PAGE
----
Ardipithecus is extinct of the order Primate S and undoubtedly of the family of the Hominidé S (even if certain authors rather attach it to the line of the Panidé S). He lived between approximately 5,8 and 4,5 million years before the present, with the lower Pliocène. The fossils allotted to this Taxon are very fragmentary and come from East Africa (Ethiopia, Tanzania).
Phylogenetic positionThe first remainders allotted to Ardipithecus are fragments of jaw discovered by Tim White and her team in the average valley of Awash in Ethiopia in 1992. For the inventors, it is about an ancestor of the kind Homo because of a similarity of its teeth with those of the Australopithèque S. the fossils in question had initially been allotted besides to it.
However, like it shares a certain number of features with the large African monkeys (Chimpanzé S and Gorille S), certain authors rather locate it in the ascent of the chimpanzees than in that of the human ones.
In the absence of description of the remainders postcrâniens (whose phalange of the big toe), it is impossible to slice for the moment. In the same way, it is impossible to rule on the possible degree of bipédie or the lifestyle of this taxon.
Two subspecies or two speciesThe fossils attached to the kind Ardipithecus have a certain variability, interpreted differently according to the authors:
- some consider that they are two Sous-espèce S, that is to say Ardipithecus ramidus kaddaba and Ardipithecus ramidus ramidus ;
- of others, basing on the Canine S recently discovered in Ethiopia, thinks that they are two distinct species, that is to say Ardipithecus kaddaba and Ardipithecus ramidus .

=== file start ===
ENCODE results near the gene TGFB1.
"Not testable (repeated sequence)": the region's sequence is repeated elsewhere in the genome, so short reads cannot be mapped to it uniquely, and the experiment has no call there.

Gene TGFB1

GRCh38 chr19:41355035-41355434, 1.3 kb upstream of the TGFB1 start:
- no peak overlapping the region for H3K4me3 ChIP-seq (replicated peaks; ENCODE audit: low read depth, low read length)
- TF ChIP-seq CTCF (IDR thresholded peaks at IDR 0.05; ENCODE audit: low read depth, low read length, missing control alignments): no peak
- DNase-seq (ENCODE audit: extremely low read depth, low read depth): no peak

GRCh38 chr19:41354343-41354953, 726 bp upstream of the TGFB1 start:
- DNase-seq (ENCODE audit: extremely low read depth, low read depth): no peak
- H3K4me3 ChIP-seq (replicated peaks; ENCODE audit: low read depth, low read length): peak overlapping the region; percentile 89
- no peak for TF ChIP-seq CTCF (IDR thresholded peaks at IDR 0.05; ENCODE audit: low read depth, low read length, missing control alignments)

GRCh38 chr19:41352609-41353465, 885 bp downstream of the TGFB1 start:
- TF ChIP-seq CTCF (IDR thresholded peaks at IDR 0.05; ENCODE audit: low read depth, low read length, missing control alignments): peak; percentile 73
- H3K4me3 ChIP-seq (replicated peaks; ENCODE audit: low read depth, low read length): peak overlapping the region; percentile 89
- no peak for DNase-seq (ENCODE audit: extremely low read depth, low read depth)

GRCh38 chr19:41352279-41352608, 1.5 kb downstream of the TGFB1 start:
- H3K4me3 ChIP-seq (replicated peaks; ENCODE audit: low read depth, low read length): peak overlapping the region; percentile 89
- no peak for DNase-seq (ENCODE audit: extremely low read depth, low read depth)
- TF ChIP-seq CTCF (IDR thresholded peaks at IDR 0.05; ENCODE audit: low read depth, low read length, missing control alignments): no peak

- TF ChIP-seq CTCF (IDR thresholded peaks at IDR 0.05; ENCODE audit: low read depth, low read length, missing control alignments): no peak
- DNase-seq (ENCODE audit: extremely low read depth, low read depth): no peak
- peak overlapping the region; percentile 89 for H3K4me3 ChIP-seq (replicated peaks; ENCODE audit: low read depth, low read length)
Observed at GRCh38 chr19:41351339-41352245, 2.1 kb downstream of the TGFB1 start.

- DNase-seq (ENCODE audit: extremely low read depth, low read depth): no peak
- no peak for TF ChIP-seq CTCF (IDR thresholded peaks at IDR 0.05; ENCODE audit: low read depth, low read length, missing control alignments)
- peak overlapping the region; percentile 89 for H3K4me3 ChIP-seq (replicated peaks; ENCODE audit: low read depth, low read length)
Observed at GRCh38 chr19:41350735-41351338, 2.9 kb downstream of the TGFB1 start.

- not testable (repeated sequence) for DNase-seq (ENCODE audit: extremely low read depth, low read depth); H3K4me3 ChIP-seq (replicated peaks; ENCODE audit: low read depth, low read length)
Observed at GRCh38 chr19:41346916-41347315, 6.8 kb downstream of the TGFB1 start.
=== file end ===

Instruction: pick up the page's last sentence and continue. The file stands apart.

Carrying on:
- Tim D. White, Gen Suwa and Berhane Asfaw, “Australopithecus ramidus, has new species off early hominid from Aramis, Ethiopia”, Nature (1994), 371, pp. 306-312.
- Tim D. White, Gen Suwa and Berhane Asfaw, “Ardipithecus ramidus, has new species off early hominid from Aramis, Ethiopia”, Nature (1995), 375, p. 88.
- Paul R. Renne, Canchales Gabriel, William K. Binder, Grant Heiken, and Tim D. White, “Chronostratigraphy off the Miocene-Pliocene Sagantole Formation, Middle Awash Valley, Afarens rift, Ethiopia”, Geological Society off America Boletin , (1999), pp. 869-885.
- Sileshi Seaslug and Al , “Early Pliocene hominids from Gona, Ethiopia”, Natural , (2005), 433, pp. 301-305.
- At the origins of humanity , vol. 1, Y. Coppens and P. Picq (to dir.), Beech, (2001), ISBN 2-213-60369-3
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